Here’s another Aussie horror flick, this time with a pretty inflated budget (at least by our standards).
Dying Breed is set in Tasmania’s untamed west, and manages to tie in the history of the infamous cannibal ‘Pieman’ – convict Alexander Pearce – with the extinct but oft spotted thylacine. It’s a great setting for a horror flick, and makes good use of the dense wilderness in the way that Wolf Creek did of vast open spaces.
Determined Nina (Mirrah Foulkes) and nice guy Matt (Leigh Whannel) are on a research trip in the hopes of catching a glimpse of the Tasmanian tiger. Matt has called upon his old friend and blokey provocateur Jack (Nathan Phillips) to act as guide and fellow traveller, who has in turn roped in his girlfriend Rebecca (Melanie Vellejo) (who quite frankly seems a little too sensible to be hanging around him). It’s an interesting bunch, and tensions are quick to mount with such disparate people. To make things a little more foreboding, Nina’s sister wound up dead 8 years ago after making the very same trip. When they reach an isolated township, it’s clear that The Hills Have Eyes, or that they’ve taken a Wrong Turn, or at the very least, there’s a ‘Shadow Over Innsmouth’.
The generic setup isn’t that much of a problem, actually. The opening scenes are well scripted and the introduction to the oh-so-slightly weird townsfolk is great, even if it’s all laid on a bit thick. It’s the deviations from horror cliché that actually work to the film’s detriment. Characters are knocked off suddenly, the plot takes some strange turns, but it doesn’t really work. There is an established horror formula (as with all genres), but if you mess with it you’d better have something brilliant up your sleeve. Dying Breed doesn’t. It feels lopsided and is fairly unrewarding in the long run. It telegraphs most of the plot, so that there isn’t really much of a mystery, and events never really gather momentum, so the narrative lacks any drive.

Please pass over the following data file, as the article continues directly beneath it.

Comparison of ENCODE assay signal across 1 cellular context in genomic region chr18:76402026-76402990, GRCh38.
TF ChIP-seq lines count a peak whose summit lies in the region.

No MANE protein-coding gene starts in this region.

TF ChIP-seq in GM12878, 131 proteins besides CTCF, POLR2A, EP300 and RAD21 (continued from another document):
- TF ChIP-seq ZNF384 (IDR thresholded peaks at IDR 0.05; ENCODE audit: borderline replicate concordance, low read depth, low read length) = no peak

The performances are great, as is the direction. The four heroes/victims are realistic and likeable from the very outset. The budget is nothing to be sneezed at – we have CGI, flashbacks to colonial times and a snazzy title sequence, but in the long run this only heightened my frustration with the story, which simply isn’t good enough.
It’s a pity that such a well-made film turns out to be disappointing, because the concept had a lot going for it.Rating: